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Terri Windling
Dartmoor, in England's West Country
Writer, artist, book editor, folklorist.
Interests: myth and mythic arts
Recent Activity
Your poem is exquisite too, my dear. And yes, fits in with today's music perfectly!
Toggle Commented 2 days ago on Tunes for a Monday Morning at Myth & Moor
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Today, songs of soldiers and sailors and the ones they leave behind, from the English, Irish, and Scottish folk traditions -- with art by Sir John Everett Millais (1829-1896), a founding member of the Pre-Raphaelite Brotherhood. Above: "The Soldier and... Continue reading
Posted yesterday at Myth & Moor
Yes, we've definitely noticed a downturn in the art market. Brexit is already affecting the economy, and people are afraid to spend, not knowing what "fresh hell" (as Dorothy Parker would surely have described Brexit) we'll wake up to tomorrow.
Toggle Commented 3 days ago on Grandfather's Garden Studio at Myth & Moor
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You are breaking my heart. This collage-poem/evocation is like the words of a spell, conjuring my own personal collage of David moments, stitched together with the ache of missing him. "Collaging Life" is beautiful, dear.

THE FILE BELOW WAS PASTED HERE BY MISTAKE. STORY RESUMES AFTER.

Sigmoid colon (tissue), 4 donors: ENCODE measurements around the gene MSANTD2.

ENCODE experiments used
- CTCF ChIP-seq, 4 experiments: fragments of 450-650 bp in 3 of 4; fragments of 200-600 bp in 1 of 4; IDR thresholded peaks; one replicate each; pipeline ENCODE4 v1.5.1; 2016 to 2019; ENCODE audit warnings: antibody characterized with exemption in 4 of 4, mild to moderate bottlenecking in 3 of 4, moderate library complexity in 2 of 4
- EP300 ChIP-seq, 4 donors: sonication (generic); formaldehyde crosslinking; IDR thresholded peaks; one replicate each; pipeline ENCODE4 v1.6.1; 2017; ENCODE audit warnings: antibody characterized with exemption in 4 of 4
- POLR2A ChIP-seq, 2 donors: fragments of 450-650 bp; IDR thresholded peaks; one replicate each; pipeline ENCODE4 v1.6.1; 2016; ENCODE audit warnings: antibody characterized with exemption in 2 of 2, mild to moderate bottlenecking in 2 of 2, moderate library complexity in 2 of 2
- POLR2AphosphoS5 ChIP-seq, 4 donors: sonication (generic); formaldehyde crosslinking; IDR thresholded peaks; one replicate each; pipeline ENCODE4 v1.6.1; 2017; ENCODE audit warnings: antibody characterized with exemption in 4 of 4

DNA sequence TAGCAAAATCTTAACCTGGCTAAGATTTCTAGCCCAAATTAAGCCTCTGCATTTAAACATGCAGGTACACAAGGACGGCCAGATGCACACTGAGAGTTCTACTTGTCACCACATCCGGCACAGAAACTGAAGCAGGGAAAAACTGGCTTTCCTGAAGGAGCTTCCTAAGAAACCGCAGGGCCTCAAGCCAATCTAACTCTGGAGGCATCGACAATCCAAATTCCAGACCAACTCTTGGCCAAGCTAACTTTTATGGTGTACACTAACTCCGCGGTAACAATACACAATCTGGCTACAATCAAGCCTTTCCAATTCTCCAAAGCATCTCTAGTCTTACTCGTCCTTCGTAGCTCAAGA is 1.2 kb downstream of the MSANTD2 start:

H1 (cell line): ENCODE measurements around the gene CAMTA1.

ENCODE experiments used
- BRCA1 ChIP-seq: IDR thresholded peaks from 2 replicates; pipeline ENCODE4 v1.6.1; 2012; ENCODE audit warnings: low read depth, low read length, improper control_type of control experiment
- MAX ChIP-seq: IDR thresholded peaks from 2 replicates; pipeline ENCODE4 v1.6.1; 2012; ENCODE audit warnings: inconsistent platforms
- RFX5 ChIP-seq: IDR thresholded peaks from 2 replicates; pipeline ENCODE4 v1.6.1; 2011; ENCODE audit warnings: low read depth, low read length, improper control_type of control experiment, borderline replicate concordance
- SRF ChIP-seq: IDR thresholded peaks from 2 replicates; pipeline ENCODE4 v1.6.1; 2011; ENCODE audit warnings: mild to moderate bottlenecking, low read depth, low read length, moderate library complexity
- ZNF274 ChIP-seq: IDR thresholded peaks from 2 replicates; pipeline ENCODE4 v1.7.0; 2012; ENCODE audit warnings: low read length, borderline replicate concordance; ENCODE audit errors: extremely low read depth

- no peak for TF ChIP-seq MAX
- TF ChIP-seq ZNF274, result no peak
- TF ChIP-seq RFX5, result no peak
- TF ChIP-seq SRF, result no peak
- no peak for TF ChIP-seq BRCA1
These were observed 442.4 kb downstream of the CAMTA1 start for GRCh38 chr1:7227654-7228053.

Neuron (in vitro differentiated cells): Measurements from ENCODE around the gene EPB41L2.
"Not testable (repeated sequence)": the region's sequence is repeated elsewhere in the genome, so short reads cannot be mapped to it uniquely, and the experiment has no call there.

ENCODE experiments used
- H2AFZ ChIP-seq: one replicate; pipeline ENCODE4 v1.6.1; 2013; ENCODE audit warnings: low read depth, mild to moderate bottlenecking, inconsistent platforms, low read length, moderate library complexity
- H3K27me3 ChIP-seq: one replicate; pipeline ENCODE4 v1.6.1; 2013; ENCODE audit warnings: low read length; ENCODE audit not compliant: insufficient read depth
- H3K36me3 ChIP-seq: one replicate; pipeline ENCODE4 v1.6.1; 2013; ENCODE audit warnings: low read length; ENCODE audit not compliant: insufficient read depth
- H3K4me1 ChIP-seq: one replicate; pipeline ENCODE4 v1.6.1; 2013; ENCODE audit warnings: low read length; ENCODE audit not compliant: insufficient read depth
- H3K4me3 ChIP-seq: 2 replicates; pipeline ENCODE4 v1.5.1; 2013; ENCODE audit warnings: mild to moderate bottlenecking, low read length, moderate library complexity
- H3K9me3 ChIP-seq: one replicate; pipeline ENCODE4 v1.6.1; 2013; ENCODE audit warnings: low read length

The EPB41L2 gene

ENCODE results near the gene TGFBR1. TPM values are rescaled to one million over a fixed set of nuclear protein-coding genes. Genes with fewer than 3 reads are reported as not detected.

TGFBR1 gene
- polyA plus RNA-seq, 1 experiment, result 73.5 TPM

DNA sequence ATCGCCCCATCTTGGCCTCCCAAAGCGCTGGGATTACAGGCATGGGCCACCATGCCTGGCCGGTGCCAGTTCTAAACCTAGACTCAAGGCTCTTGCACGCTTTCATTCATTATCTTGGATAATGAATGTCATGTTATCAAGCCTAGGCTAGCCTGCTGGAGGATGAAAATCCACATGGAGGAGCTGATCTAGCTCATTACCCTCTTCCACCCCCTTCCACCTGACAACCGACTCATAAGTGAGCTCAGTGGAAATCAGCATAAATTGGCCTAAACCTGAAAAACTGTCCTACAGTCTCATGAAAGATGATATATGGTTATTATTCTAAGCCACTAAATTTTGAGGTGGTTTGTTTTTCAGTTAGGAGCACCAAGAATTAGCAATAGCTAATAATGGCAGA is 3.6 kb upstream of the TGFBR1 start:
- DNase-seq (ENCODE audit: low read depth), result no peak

Toggle Commented 3 days ago on The art of creating a life at Myth & Moor
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The Birmingham Art gallery's collection is extraordinary, isn't it? It's been too long since I've been up there, though. Perhaps another road trip is in order... I'm fascinated by the "Birmingham group" of artists and their contribition to the Arts & Crafts movement. I have a post about it in the works -- but I've also got a busy couple of weeks ahead, so I'm not sure when I'll get it done and up. I love the smell of oil paint -- but I shared my Tuscon studio for years with a sculptor friend, Beckie Kravetz, who was allergic to it, so I used a water-based oil paint there instead. Since I use my oil paints very thinly, almost like they are watercolors (a technique I learned years ago from Tom Canty), I didn't find much difference between the water-based oil paints and the proper oil paints, other than the fact that the latter dried more quickly and so I had to work with them more quickly too. I've never tried gouache; have you? I hope your own writing and art is thriving, Stuart.
Toggle Commented 4 days ago on Grandfather's Garden Studio at Myth & Moor
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I find these links between our lives and the lives that have gone before us so fascinating. It one of the main reasons I love the Mythic Arts field.
Toggle Commented 4 days ago on Grandfather's Garden Studio at Myth & Moor